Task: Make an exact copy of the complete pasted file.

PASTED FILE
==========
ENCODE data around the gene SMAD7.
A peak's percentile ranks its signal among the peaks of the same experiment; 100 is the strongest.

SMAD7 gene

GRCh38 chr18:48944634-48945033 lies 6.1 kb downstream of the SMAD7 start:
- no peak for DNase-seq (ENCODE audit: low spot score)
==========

ENCODE data around the gene SMAD7.
A peak's percentile ranks its signal among the peaks of the same experiment; 100 is the strongest.

SMAD7 gene

GRCh38 chr18:48944634-48945033 lies 6.1 kb downstream of the SMAD7 start:
- no peak for DNase-seq (ENCODE audit: low spot score)